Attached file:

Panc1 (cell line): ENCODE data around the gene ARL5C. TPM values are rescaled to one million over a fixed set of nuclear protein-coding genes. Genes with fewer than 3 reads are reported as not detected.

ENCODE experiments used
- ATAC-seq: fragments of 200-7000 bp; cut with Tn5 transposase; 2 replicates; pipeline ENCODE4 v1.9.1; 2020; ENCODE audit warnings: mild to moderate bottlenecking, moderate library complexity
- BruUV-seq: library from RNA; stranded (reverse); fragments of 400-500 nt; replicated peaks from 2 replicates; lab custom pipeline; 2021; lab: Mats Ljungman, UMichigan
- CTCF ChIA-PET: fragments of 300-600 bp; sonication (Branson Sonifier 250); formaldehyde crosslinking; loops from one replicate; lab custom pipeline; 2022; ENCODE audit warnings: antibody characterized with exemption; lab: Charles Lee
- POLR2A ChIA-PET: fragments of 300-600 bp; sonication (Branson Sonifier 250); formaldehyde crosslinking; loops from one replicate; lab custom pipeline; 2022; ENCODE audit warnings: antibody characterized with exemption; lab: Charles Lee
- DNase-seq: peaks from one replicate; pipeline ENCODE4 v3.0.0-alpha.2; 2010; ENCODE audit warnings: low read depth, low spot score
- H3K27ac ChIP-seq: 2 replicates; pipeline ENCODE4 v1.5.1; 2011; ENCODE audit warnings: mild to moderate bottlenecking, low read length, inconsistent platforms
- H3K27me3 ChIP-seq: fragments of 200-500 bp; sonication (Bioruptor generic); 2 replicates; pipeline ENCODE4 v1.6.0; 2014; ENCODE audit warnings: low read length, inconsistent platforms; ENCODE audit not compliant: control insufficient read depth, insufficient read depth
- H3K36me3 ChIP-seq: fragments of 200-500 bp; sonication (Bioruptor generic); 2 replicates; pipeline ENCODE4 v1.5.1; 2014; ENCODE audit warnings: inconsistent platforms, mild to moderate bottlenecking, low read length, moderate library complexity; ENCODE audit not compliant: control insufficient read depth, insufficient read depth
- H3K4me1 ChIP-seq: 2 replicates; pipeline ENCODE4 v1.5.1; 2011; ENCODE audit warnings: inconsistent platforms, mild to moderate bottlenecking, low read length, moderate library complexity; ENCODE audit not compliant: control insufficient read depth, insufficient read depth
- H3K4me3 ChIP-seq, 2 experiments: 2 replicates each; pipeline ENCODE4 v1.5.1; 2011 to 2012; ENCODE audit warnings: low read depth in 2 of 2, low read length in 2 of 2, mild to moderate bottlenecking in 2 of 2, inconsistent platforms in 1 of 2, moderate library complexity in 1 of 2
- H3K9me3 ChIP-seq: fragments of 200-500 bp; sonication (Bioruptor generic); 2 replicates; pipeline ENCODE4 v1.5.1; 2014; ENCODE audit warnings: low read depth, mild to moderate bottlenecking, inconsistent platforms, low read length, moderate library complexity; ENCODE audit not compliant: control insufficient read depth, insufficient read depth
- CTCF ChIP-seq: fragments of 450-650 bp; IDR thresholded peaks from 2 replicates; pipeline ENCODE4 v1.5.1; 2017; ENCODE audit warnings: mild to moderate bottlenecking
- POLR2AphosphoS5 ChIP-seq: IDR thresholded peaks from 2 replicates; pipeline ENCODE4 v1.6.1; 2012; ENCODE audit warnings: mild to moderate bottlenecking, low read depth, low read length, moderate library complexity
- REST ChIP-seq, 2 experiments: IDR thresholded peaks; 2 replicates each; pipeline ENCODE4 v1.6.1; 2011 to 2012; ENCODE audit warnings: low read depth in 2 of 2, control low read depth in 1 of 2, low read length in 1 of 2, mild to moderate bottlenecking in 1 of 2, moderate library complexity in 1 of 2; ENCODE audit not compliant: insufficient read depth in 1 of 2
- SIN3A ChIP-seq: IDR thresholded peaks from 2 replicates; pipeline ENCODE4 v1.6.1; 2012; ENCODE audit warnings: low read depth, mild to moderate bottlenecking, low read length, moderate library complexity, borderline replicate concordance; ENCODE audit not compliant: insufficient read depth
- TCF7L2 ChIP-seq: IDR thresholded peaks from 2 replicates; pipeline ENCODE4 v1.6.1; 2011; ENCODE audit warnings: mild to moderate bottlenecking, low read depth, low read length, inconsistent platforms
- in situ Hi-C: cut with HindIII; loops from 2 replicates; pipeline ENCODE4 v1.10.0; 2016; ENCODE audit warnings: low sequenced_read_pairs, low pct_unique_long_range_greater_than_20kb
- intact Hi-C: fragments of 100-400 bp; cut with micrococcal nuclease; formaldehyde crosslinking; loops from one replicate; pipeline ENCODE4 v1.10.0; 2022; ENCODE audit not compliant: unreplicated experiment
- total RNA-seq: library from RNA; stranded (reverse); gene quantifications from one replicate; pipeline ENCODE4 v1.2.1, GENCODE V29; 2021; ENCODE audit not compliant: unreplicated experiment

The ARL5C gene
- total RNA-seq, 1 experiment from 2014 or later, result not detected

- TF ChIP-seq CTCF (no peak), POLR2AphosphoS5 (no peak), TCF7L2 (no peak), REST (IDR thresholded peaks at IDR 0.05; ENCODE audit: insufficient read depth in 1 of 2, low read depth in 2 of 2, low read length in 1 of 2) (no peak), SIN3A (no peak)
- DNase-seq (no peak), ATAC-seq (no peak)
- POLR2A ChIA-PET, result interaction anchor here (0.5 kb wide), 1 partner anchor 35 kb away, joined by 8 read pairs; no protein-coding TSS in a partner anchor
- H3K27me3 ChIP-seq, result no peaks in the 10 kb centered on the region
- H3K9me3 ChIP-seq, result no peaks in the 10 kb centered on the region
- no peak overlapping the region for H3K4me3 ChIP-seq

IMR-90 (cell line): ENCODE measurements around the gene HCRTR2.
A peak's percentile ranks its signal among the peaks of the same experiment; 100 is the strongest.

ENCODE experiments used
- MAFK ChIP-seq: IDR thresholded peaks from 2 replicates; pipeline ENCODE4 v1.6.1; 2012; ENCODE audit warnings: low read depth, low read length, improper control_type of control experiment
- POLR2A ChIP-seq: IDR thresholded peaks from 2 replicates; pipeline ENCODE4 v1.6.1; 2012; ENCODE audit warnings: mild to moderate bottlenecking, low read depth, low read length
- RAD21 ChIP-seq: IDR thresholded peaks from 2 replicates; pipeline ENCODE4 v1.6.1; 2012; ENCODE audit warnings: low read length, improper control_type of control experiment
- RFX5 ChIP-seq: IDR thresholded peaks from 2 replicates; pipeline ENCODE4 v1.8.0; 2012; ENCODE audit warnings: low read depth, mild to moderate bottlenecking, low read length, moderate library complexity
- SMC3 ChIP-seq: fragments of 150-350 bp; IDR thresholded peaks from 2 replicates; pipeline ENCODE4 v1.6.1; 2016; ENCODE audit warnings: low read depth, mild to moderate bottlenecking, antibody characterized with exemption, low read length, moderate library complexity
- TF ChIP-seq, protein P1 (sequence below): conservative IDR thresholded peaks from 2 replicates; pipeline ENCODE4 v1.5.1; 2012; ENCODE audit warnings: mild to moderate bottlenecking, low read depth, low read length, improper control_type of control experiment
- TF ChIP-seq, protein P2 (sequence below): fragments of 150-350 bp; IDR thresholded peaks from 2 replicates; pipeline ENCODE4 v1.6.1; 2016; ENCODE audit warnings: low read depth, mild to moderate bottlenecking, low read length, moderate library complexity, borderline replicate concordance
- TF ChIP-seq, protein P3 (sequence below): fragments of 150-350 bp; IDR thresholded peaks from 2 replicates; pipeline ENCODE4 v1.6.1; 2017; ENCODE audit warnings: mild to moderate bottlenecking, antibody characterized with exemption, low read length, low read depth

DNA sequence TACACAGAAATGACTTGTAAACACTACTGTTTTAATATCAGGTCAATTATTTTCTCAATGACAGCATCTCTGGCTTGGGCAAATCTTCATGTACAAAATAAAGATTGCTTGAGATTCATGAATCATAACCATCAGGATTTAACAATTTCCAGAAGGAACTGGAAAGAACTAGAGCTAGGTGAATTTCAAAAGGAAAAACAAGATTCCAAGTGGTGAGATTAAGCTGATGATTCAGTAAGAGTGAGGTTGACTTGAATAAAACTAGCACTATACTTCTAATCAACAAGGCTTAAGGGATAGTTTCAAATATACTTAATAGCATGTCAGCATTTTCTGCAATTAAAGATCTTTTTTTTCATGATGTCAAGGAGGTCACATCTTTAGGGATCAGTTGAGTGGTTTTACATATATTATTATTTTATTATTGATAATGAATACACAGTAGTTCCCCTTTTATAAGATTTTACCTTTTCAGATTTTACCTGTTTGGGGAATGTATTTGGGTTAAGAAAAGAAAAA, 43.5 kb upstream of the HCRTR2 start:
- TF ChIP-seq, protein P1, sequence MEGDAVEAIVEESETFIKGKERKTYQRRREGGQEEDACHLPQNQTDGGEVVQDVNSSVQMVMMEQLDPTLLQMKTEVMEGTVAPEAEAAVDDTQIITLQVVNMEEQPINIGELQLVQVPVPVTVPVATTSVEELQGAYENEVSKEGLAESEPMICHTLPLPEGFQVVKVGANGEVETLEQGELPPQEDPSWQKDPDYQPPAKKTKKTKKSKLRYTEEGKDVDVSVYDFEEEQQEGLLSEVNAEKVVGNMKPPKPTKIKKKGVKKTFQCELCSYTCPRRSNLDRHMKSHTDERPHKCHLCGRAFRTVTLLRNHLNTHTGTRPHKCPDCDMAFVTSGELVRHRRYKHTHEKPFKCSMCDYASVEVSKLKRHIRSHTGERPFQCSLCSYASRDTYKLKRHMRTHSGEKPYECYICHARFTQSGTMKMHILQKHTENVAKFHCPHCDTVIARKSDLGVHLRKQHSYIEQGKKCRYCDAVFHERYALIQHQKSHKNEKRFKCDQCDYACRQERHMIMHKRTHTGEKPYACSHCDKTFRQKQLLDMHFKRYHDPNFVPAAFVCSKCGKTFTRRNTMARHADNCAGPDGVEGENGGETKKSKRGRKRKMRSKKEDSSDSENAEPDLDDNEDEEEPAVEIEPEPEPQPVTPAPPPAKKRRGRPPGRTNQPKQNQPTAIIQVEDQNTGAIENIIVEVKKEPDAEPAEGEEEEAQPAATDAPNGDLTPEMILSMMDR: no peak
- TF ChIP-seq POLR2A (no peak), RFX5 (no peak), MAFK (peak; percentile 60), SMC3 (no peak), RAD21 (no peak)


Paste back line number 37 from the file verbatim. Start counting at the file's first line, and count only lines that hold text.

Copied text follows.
- SMC3 ChIP-seq: fragments of 150-350 bp; IDR thresholded peaks from 2 replicates; pipeline ENCODE4 v1.6.1; 2016; ENCODE audit warnings: low read depth, mild to moderate bottlenecking, antibody characterized with exemption, low read length, moderate library complexity